Politics, Business & Culture in the Americas

The Unprecedented Crisis Facing Latin American Air Carriers

It’s not just passengers – entire economies will suffer unless governments step in.
A LATAM airline ground staff member gives instructions to a passenger at Lima's international airport in July 2020. Raul Sifuentes/Getty Images
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Three decades ago, as a young diplomat in Nicaragua, I looked on in surprise as workers loaded hundreds of pounds of freshly caught sea bass from the Caribbean shore onto a LACSA (now Avianca) flight bound for the United States.

Such scenes are no longer cause for surprise. Latin America’s shift to higher-value exports has been accompanied by a shift from sea- to air-based shipping, and items such as freshly cut flowers, specialty fruits and vegetables, fresh seafood (both farmed and wild) and late-season textiles often travel to market by air, sometimes stored just feet below departing tourists in the belly of a passenger aircraft. This transition to air-based shipping — accompanied by an expansion in receptive tourism, which now accounts for 8.1% of the region’s GDP, according to the International Air Transportation Association (IATA) — means Latin American economies have grown especially dependent on the aviation industry. Unfortunately, this trade is currently threatened by the COVID-19 crisis; without support from governments in the region, Latin America’s aviation industry is at severe risk.

On March 16, 2020, then-president of Peru Martín Vizcarra became the first leader in the region to institute a ban on international and interprovincial travel, as well as to put in place quarantine and curfew measures, suspending regularly scheduled foreign and domestic air service. Other countries quickly followed suit. Today, though scheduled service has resumed, significant restrictions remain in place.

Not surprisingly, passenger traffic has suffered dramatically. IATA estimates that air passenger traffic in the region decreased by nearly two-thirds for the year 2020; regional passenger carriers are estimated to have posted losses of $5 billion for the year. And though passenger traffic has staged a modest recovery more recently, especially in resort tourism traffic, abrupt drop offs in the first half of 2020 saw declines of as much as 80% compared to the same period a year earlier.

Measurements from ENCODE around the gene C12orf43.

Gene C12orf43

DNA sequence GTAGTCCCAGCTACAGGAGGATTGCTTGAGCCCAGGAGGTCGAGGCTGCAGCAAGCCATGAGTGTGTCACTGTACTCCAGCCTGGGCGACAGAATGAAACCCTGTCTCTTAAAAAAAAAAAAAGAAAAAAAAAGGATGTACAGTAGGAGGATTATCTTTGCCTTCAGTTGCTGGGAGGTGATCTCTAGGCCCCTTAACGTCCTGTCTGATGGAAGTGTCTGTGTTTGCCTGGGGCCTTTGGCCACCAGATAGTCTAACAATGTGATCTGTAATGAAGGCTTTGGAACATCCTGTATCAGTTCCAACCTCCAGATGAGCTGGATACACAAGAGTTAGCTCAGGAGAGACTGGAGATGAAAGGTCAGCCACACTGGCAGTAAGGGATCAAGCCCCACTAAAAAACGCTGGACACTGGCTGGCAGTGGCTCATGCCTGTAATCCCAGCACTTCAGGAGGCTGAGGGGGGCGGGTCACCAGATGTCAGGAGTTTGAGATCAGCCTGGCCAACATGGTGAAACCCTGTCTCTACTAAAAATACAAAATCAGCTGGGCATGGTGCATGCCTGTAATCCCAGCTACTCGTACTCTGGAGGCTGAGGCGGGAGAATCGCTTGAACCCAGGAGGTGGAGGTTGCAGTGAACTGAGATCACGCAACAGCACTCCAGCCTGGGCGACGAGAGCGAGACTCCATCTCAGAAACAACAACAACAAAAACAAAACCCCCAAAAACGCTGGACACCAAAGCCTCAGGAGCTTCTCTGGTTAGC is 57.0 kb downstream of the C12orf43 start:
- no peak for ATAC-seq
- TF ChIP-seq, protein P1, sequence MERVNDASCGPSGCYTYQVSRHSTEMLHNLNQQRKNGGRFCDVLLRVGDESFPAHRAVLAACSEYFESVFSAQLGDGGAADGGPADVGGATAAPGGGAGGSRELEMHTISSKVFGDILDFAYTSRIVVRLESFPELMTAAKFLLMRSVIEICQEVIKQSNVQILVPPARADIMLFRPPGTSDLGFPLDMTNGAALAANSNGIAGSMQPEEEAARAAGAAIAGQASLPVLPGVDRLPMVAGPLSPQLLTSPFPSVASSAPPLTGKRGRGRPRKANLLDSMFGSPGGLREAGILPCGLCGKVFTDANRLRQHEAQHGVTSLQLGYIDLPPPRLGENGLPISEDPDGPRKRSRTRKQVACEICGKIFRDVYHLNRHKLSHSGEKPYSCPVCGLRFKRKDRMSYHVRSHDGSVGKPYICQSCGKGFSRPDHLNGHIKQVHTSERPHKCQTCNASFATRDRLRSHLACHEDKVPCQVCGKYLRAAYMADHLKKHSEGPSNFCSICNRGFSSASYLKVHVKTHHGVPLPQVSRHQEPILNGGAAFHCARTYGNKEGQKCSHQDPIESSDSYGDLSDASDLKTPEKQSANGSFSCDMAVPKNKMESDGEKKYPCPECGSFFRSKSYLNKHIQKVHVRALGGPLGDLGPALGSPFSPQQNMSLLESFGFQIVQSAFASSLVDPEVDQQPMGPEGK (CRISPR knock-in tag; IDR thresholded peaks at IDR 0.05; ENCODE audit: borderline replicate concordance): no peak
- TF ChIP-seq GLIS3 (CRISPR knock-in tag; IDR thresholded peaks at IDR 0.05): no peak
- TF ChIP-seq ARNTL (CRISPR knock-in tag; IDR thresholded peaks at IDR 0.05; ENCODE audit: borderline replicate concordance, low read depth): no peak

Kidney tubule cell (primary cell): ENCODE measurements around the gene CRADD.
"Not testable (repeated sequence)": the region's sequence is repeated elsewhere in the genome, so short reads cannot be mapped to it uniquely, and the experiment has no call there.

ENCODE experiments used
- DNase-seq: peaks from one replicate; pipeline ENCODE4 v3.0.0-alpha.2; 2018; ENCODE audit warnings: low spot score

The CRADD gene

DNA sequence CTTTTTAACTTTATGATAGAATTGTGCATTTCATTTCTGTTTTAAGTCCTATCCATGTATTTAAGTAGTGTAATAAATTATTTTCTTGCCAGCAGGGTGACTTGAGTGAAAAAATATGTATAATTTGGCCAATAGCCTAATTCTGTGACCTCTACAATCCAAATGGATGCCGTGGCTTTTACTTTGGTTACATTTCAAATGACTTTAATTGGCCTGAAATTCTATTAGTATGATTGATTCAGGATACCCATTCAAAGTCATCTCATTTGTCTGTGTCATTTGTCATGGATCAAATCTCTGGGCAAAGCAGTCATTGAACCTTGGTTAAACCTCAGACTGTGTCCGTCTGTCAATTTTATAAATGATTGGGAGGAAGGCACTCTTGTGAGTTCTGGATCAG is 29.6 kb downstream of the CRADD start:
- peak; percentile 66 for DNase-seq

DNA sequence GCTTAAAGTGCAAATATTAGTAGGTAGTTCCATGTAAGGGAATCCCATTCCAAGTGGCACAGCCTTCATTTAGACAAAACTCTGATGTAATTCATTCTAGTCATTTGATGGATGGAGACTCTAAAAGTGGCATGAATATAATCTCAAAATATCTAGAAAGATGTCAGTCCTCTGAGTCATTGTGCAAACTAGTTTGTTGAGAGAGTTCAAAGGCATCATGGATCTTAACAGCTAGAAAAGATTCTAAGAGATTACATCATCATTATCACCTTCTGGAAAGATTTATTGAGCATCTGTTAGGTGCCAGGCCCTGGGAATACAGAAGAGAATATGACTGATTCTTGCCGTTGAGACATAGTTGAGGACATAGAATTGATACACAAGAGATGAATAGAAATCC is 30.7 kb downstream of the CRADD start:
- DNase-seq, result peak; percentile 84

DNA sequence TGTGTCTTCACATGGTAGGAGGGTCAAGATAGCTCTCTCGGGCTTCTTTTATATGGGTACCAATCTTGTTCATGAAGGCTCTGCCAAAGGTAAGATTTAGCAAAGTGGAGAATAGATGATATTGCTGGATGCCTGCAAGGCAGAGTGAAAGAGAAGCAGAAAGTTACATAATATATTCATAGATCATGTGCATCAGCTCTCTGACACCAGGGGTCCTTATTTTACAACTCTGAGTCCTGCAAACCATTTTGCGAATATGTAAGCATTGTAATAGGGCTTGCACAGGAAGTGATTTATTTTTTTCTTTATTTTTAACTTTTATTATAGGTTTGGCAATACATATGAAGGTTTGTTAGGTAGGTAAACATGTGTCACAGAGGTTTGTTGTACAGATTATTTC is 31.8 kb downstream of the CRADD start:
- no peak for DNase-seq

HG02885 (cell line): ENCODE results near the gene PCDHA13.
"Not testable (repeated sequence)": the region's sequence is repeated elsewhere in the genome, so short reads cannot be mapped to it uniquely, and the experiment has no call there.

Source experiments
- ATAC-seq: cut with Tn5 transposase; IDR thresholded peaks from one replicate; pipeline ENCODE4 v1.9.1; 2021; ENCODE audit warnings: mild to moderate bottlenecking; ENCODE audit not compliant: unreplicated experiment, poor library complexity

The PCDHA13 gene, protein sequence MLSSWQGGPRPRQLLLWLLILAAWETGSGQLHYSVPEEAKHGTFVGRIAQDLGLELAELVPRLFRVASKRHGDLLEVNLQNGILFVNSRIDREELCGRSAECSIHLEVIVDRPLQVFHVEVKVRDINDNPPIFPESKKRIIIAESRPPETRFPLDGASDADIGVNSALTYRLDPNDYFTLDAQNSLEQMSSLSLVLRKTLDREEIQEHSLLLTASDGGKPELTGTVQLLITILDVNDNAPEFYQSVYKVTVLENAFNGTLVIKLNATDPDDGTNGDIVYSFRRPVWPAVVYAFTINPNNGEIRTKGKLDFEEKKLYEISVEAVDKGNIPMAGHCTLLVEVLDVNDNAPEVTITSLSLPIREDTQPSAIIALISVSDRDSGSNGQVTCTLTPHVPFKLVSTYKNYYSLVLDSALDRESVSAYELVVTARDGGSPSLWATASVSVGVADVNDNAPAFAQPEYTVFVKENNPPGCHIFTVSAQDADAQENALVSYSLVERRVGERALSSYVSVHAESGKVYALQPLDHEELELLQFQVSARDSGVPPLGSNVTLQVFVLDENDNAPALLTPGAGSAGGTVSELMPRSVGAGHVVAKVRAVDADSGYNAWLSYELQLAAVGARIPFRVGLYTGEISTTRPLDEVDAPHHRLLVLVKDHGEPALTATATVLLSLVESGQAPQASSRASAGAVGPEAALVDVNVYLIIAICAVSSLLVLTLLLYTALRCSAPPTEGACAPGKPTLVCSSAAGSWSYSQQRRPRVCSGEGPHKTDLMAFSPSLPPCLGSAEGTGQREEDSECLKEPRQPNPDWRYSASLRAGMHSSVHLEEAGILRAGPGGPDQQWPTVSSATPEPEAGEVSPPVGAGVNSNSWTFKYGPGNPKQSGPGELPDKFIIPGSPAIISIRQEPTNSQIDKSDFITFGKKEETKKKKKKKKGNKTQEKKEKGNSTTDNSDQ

Faced with plummeting traffic, the region’s three largest air carriers, LATAM Airlines, Avianca and Grupo Aeroméxico, each filed for Chapter 11 bankruptcy in U.S. courts in 2020. As a group, regional carriers pared back their routes significantly, with LATAM exiting the Argentine market and cutting back in Chile while focusing efforts in the Brazilian, Peruvian and Bolivian markets. Avianca, for its part, discontinued service to Peru. Smaller carriers have fared similarly; TAME, headquartered in Ecuador, shut down; Interjet, a Mexican carrier, cut back service, while Panama’s COPA airlines shut down operations before reopening late in 2020.

All of this runs contrary to recent progress made in the liberalization of the region’s air transport sector. Over the past three decades, the United States negotiated open skies or greatly liberalized air transport services agreements — accords that reduce restrictions on air service between the U.S. and the region — with Mexico, Guatemala, Honduras, El Salvador, Nicaragua, Costa Rica, Panama, Colombia, Suriname, Guyana, Ecuador, Brazil, Peru and Chile. Latin American nations have signed similar agreements with European and Asian countries. This progress is now in jeopardy. According to IATA’s connectivity index, a measurement based on the number of major city pairs connected by air service, Latin America’s air connectivity fell by 91% during the COVID-19 crisis. If not corrected, the loss of direct connections could make travel overly complicated and time consuming, resulting in decreased investment and tourism in the region.

In the absence of government financial support, it is difficult to see how the industry will be able to keep pace as the region’s and the world’s economies recover, as vaccines become available and COVID-19 is brought under control. Indeed, whereas U.S., European and other carriers around the world have received billions in assistance, Latin American carriers have not generally received state aid to help cope with the fallout from COVID-19. In September, a Colombian Court even blocked a U.S. $370 million loan from the Government of Colombia to Avianca for this purpose. Despite calls from IATA for Latin American governments to find ways to strengthen and support regional air carriers, governments in the region have not taken sufficient action. They would do well to recognize the industry’s importance for their economies before it is too late.


Urs is a retired American diplomat, having served as U.S. Ambassador to Peru from 2017-2020, and as the U.S. government’s lead commercial aviation negotiator from 2010-2014.  He is currently CEO of the Air Transport Consultancy, LCC.

Tags: airlines, aviation
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